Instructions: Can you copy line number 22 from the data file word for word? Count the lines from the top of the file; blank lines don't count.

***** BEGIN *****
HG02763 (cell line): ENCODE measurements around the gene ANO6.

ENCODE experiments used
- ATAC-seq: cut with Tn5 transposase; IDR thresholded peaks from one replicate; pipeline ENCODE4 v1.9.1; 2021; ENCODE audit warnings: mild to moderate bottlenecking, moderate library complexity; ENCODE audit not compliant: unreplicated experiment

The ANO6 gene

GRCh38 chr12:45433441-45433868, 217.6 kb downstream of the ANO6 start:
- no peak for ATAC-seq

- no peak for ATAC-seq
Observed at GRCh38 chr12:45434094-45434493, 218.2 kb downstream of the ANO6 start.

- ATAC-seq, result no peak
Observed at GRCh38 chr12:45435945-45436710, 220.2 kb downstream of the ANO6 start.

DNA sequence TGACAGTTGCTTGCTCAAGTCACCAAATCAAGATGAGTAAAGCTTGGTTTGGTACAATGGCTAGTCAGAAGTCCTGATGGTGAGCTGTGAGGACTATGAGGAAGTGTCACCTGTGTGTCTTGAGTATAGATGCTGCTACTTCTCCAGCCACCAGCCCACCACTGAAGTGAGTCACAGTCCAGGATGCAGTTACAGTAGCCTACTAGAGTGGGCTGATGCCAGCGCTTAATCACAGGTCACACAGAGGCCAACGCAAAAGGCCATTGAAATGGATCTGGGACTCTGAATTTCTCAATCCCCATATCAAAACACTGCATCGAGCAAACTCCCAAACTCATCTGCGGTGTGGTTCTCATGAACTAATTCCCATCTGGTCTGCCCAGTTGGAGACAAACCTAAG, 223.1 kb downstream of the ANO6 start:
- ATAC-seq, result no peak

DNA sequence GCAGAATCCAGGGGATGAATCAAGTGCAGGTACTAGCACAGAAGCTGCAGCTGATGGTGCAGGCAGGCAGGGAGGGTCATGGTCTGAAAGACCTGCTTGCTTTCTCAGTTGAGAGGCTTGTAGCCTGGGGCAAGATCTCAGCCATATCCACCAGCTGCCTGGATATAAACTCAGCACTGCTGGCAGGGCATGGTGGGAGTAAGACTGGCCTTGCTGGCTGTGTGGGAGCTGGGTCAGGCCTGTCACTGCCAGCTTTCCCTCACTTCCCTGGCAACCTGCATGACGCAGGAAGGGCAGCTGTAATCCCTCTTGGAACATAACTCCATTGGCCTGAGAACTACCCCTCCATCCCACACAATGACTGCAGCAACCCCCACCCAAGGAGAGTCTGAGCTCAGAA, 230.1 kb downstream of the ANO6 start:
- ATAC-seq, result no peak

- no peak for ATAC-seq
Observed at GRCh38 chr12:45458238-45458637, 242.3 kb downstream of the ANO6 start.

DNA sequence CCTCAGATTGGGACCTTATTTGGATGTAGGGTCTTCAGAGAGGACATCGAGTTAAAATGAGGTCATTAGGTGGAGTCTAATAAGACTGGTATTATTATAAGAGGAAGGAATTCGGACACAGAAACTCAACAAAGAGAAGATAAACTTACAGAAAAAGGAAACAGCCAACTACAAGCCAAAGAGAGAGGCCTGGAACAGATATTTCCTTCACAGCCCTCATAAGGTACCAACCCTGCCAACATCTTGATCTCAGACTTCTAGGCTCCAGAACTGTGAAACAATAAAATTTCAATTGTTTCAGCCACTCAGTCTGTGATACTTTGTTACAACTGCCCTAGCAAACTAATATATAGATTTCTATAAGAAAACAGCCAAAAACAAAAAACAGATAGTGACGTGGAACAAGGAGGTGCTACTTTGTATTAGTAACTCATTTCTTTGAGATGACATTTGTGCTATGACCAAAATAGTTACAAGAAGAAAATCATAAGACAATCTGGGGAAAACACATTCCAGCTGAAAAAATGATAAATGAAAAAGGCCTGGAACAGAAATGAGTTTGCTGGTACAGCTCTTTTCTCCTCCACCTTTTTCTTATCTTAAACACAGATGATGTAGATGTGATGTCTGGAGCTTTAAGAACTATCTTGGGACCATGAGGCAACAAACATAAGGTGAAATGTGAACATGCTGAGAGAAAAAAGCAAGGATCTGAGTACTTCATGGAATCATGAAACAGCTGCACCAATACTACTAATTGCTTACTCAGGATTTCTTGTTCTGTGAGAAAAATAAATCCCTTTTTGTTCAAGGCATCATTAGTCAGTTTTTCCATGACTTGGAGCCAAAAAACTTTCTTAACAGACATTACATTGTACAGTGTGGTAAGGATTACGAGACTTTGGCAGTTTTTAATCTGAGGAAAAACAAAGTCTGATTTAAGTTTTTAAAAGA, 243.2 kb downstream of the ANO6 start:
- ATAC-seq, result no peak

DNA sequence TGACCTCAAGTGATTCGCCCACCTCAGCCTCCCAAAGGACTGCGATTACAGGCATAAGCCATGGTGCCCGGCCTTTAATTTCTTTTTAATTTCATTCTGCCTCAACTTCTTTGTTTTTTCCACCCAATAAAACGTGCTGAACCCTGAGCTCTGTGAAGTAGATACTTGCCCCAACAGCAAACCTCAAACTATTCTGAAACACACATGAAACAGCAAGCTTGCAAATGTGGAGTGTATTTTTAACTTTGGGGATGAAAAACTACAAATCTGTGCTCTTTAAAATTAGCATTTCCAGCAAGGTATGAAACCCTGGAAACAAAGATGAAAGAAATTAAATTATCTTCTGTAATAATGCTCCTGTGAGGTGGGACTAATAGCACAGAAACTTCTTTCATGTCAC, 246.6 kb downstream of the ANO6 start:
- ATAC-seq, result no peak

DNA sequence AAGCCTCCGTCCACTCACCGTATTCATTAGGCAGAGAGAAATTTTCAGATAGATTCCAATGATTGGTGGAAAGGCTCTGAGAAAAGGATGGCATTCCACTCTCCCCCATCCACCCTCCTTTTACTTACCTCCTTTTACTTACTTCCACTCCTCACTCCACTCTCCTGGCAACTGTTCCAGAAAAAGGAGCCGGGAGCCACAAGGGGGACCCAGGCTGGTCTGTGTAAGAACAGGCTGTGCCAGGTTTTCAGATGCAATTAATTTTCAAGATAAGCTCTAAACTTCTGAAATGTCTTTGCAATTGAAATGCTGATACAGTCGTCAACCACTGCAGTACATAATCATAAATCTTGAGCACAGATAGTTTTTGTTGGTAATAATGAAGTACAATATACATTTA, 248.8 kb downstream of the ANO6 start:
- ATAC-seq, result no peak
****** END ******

- ATAC-seq, result no peak